Some good and bad news on nCoV

February 05, 2020

While there are many unknowns about the novel coronavirus (nCoV), one thing is quite clear: the flu-like pathogen still shows no signs of slowing down.

As of Feb. 5, the number of confirmed nCoV cases in China where it originated, including two dozen countries where it spread, has reached 24,553 – an increase of almost 4,000 cases from the previous day. And the latest death toll, based on data provided by China’s National Health Commission, stands at 492.

While the unabated and rapid rise of confirmed cases undoubtedly continues to sow fear and panic, the situation has also led to a profound sense of urgency among international scientists to do everything possible to come up with effective treatment, especially since the World Health Organization declared the outbreak a “public health emergency of international concern.”

“Researchers have successfully grown the virus in a lab, an important step towards developing a vaccine – but it could be a year or more until it's available,” a CNN report said. The fact that there is no cure yet and that it would take some time before effective treatment is discovered is really bad news.

But the good news is that so far, the new virus doesn’t seem to be as deadly as the severe acute respiratory syndrome (SARS) that hit in 2003. Health experts estimate that the nCoV has a mere 3.5 percent mortality rate, much lower compared to the SARS fatality ratio of 14 to 15 percent.

Yet the lightning speed in which nCoV can spread, with cases spiking more than tenfold in a week’s time, is still bad news. Many find alarming that there are already more than 24,000 confirmed nCoV cases in such a short period. The SARS outbreak was vastly different – there were 8,098 confirmed cases of SARS from November 2002 to July 2003, with 774 deaths.

Amid the prevailing fear of the unknown, CNN has gathered from health experts some information that could be helpful in understanding the nCoV:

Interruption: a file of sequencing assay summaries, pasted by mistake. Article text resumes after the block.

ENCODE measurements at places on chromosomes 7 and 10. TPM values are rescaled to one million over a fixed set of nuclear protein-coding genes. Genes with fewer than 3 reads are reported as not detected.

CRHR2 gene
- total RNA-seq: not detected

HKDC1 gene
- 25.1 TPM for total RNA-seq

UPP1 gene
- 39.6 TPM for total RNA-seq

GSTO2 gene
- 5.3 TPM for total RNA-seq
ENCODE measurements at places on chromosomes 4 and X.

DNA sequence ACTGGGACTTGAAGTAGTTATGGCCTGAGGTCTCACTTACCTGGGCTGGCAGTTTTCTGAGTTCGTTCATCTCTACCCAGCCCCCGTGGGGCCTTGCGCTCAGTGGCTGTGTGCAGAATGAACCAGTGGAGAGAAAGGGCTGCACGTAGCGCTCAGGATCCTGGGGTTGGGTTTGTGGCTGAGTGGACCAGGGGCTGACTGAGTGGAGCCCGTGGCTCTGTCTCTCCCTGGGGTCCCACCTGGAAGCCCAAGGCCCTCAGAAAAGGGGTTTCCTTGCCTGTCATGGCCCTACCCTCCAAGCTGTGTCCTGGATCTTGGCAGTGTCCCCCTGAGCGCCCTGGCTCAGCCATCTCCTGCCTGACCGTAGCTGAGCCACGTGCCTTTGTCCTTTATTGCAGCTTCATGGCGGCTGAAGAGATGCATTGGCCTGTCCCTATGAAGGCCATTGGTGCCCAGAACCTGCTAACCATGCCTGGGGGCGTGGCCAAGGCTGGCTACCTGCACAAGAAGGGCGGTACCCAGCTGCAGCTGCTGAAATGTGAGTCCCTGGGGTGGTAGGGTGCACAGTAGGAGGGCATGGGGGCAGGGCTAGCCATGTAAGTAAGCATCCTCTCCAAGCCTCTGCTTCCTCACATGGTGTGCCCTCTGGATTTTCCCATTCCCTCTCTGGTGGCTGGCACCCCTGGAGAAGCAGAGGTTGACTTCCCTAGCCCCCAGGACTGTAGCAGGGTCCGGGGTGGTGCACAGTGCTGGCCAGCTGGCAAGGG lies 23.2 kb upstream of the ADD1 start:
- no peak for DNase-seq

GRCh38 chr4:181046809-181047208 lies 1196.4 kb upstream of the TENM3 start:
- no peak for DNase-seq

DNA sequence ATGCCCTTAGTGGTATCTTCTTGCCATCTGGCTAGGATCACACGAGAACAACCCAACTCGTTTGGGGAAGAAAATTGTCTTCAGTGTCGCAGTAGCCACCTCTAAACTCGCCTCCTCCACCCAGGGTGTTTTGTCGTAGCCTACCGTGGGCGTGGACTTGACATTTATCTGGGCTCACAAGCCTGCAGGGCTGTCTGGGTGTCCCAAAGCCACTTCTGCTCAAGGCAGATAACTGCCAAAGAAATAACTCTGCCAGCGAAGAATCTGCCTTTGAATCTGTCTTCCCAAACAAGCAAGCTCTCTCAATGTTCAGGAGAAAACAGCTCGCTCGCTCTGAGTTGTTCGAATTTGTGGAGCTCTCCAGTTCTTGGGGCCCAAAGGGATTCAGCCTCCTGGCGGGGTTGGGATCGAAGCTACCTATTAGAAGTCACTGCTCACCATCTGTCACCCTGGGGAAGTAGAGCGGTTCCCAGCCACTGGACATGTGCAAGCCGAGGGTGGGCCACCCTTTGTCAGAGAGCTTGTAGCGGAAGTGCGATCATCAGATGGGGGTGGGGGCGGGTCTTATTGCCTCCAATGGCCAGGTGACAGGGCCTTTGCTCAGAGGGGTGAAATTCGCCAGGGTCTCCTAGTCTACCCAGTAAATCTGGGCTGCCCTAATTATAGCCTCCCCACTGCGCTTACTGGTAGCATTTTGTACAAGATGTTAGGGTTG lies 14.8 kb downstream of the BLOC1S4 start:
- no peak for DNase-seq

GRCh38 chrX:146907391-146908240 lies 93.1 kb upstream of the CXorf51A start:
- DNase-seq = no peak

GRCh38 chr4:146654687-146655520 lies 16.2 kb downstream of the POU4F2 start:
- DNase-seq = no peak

* What are the symptoms? Coronavirus symptoms can look like the flu -- fever, cough, trouble breathing. If you show these symptoms and recently went to China, or have been in contact with someone who visited, go to the doctor. (However, the new virus is worrisome due to claims that symptoms might not appear in some people carrying it.)

* How does the virus spread? The virus is thought to spread from person to person through respiratory droplets emitted by coughing or sneezing – but it's not clear exactly when a person becomes contagious. There's currently no evidence that the virus is airborne.

* Who is at risk of infection? People of all ages can be infected with the virus, but older people and those with pre-existing medical conditions are especially vulnerable to severe complications.

* How can I protect myself? Take the same precautionary measures you would during flu season. Wash your hands often with soap and water, cover your nose and mouth when you sneeze or cough, avoid close contact with people or large gatherings.

And there’s also good advice from Health Secretary Francisco Duque III who warns against eating exotic animals like snakes and lizards. Yet if one really likes to eat them, it must be cooked thoroughly. “Snakes and lizards are made into adobo, it’s delicious. I’ve tasted it but it was fully cooked,” Duque said. The coronavirus is sensitive to heat and will be neutralized at 53 degrees Centigrade, he said.

But he’s adamant against eating raw meat, particularly the “kilawin” many Filipinos love. “Rule number 1, never eat raw meat. There are a lot of illnesses that could stem from that. Eating kilawin should be stopped for now,” he said.

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